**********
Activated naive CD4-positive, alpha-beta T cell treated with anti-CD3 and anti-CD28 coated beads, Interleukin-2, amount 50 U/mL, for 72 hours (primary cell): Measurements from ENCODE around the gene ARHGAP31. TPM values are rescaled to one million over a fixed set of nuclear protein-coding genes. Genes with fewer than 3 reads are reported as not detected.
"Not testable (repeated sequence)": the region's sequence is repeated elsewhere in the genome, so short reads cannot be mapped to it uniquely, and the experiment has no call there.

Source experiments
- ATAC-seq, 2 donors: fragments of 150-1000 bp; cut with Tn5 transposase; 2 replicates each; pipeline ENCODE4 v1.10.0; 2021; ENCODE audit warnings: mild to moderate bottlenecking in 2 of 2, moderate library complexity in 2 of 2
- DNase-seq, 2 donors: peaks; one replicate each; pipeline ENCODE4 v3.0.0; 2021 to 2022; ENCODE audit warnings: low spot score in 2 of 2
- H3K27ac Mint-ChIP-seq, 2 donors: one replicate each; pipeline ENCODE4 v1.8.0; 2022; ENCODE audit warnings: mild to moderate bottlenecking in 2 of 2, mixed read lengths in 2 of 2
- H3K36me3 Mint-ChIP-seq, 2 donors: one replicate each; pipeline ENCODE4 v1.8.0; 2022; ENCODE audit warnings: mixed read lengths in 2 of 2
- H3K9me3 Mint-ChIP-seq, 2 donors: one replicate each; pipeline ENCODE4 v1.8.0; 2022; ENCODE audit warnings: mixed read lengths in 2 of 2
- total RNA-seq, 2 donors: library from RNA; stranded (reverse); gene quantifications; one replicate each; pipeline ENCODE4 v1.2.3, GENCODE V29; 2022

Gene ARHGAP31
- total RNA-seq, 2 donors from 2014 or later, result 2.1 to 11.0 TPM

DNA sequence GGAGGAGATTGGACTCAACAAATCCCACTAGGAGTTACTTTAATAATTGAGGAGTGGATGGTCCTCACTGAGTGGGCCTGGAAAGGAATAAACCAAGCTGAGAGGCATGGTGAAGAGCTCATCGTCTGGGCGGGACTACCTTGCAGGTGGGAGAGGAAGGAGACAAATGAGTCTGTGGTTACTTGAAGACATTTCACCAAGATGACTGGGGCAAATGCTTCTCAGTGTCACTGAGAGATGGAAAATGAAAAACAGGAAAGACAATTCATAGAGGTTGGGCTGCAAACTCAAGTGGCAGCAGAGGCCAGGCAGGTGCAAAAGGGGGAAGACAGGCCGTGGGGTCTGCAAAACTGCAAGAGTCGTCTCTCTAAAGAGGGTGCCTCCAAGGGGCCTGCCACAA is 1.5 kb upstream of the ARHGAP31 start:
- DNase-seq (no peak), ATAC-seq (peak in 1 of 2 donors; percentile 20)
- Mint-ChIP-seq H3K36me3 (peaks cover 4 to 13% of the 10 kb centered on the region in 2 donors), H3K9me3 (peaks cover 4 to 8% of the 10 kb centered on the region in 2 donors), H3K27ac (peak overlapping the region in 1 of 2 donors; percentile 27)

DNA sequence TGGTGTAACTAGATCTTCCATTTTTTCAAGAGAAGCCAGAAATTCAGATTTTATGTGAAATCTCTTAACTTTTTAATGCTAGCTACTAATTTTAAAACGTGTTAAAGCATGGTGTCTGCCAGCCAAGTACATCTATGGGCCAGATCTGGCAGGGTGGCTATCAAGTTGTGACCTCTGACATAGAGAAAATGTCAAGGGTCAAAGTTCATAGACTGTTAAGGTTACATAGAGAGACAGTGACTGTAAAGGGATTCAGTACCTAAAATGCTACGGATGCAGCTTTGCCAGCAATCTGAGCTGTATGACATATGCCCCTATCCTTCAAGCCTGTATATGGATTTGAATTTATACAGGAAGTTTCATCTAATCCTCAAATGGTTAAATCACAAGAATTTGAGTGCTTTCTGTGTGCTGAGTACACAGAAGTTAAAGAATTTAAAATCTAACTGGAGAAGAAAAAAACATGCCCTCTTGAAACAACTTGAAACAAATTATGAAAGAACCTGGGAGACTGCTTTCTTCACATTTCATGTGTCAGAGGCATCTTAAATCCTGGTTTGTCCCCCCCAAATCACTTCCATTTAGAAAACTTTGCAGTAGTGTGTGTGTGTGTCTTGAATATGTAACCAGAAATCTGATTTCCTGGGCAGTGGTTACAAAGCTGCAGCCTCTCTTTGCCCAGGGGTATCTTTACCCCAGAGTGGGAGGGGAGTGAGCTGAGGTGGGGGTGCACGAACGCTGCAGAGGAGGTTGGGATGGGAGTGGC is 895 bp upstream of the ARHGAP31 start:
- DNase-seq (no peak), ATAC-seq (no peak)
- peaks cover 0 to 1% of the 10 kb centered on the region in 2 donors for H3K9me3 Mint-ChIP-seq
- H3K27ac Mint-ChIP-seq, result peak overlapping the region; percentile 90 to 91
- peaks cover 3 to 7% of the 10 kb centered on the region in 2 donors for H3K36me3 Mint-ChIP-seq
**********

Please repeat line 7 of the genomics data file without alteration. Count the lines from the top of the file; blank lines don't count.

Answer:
- H3K36me3 Mint-ChIP-seq, 2 donors: one replicate each; pipeline ENCODE4 v1.8.0; 2022; ENCODE audit warnings: mixed read lengths in 2 of 2